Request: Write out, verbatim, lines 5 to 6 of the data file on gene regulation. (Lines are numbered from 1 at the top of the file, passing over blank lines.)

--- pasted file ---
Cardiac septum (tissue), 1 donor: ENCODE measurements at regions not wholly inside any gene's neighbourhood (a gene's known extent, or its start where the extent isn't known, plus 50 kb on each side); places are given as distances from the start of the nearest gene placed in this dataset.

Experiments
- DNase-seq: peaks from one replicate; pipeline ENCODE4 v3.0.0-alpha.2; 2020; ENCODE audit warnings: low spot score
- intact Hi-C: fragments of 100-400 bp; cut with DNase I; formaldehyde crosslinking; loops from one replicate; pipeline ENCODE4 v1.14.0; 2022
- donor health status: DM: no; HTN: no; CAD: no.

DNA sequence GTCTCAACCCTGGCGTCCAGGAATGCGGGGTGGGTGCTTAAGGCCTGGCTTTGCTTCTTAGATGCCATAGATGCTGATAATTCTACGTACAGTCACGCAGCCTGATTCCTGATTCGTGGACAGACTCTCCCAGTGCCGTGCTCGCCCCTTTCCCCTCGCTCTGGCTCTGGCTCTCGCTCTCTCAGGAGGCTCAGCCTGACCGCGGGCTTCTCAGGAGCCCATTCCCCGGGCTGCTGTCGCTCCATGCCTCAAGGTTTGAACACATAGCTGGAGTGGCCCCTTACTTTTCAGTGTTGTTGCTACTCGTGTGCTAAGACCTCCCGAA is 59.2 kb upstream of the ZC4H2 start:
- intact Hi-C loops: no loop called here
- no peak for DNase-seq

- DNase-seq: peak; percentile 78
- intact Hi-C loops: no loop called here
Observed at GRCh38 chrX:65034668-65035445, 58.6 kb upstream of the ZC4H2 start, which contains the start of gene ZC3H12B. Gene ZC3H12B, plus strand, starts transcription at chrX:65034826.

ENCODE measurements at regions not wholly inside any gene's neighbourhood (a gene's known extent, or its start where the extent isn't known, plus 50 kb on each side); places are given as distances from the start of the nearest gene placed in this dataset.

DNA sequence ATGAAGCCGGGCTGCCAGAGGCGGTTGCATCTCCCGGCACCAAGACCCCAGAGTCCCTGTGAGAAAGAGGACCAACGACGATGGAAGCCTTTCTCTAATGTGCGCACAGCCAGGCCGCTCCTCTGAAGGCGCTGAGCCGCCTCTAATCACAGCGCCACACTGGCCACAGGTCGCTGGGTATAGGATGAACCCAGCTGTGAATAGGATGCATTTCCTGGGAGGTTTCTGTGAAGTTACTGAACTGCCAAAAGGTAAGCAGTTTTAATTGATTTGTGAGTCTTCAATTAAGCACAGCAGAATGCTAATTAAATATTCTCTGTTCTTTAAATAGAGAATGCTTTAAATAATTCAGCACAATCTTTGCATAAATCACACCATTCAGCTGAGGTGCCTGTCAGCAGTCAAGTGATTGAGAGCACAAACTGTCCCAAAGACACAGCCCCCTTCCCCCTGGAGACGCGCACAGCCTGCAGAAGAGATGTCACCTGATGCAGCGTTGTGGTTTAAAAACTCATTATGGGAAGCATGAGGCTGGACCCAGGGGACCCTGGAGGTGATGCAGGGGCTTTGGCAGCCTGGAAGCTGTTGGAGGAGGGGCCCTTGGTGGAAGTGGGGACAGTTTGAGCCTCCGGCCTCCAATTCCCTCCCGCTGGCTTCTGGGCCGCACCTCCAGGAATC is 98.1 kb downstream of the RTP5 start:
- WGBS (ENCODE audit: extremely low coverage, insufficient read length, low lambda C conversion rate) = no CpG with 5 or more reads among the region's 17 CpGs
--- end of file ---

- donor health status: DM: no; HTN: no; CAD: no.

DNA sequence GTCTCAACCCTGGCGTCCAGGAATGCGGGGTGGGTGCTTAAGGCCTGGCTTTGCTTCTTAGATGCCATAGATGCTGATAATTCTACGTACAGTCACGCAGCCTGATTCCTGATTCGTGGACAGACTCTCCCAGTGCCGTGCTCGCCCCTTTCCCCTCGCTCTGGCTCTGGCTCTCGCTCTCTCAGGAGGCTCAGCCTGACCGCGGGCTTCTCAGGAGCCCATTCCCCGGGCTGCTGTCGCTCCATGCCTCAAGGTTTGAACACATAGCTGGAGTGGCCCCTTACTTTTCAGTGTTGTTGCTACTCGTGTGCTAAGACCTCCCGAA is 59.2 kb upstream of the ZC4H2 start: